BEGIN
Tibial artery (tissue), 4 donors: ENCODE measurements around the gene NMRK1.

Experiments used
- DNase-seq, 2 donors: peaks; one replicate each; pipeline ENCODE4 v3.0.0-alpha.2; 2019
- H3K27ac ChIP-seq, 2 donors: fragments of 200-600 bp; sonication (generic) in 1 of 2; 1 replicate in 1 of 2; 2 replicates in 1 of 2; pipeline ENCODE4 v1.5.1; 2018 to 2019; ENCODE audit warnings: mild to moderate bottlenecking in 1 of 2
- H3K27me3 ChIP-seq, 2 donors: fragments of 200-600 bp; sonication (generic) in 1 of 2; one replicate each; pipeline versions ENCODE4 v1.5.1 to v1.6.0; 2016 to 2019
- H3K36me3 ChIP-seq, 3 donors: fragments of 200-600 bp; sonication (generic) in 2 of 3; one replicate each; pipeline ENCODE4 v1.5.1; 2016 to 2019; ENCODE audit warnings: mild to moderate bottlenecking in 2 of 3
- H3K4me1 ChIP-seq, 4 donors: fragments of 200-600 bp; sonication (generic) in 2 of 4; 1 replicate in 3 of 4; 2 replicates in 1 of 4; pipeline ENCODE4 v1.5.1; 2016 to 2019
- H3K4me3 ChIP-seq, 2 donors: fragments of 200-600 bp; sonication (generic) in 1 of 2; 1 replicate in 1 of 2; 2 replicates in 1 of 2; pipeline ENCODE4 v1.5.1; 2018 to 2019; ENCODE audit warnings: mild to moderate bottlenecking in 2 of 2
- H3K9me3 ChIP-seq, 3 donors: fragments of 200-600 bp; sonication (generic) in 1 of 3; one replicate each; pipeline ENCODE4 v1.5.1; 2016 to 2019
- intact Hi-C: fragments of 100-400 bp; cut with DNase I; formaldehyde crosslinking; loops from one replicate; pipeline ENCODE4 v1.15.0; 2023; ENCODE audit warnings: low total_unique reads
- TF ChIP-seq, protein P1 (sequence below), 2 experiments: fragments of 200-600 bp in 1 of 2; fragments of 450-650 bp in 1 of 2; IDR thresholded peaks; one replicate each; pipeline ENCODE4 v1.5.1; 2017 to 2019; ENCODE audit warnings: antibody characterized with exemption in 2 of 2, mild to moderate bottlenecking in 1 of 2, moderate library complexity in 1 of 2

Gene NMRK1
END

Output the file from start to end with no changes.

Tibial artery (tissue), 4 donors: ENCODE measurements around the gene NMRK1.

Experiments used
- DNase-seq, 2 donors: peaks; one replicate each; pipeline ENCODE4 v3.0.0-alpha.2; 2019
- H3K27ac ChIP-seq, 2 donors: fragments of 200-600 bp; sonication (generic) in 1 of 2; 1 replicate in 1 of 2; 2 replicates in 1 of 2; pipeline ENCODE4 v1.5.1; 2018 to 2019; ENCODE audit warnings: mild to moderate bottlenecking in 1 of 2
- H3K27me3 ChIP-seq, 2 donors: fragments of 200-600 bp; sonication (generic) in 1 of 2; one replicate each; pipeline versions ENCODE4 v1.5.1 to v1.6.0; 2016 to 2019
- H3K36me3 ChIP-seq, 3 donors: fragments of 200-600 bp; sonication (generic) in 2 of 3; one replicate each; pipeline ENCODE4 v1.5.1; 2016 to 2019; ENCODE audit warnings: mild to moderate bottlenecking in 2 of 3
- H3K4me1 ChIP-seq, 4 donors: fragments of 200-600 bp; sonication (generic) in 2 of 4; 1 replicate in 3 of 4; 2 replicates in 1 of 4; pipeline ENCODE4 v1.5.1; 2016 to 2019
- H3K4me3 ChIP-seq, 2 donors: fragments of 200-600 bp; sonication (generic) in 1 of 2; 1 replicate in 1 of 2; 2 replicates in 1 of 2; pipeline ENCODE4 v1.5.1; 2018 to 2019; ENCODE audit warnings: mild to moderate bottlenecking in 2 of 2
- H3K9me3 ChIP-seq, 3 donors: fragments of 200-600 bp; sonication (generic) in 1 of 3; one replicate each; pipeline ENCODE4 v1.5.1; 2016 to 2019
- intact Hi-C: fragments of 100-400 bp; cut with DNase I; formaldehyde crosslinking; loops from one replicate; pipeline ENCODE4 v1.15.0; 2023; ENCODE audit warnings: low total_unique reads
- TF ChIP-seq, protein P1 (sequence below), 2 experiments: fragments of 200-600 bp in 1 of 2; fragments of 450-650 bp in 1 of 2; IDR thresholded peaks; one replicate each; pipeline ENCODE4 v1.5.1; 2017 to 2019; ENCODE audit warnings: antibody characterized with exemption in 2 of 2, mild to moderate bottlenecking in 1 of 2, moderate library complexity in 1 of 2

Gene NMRK1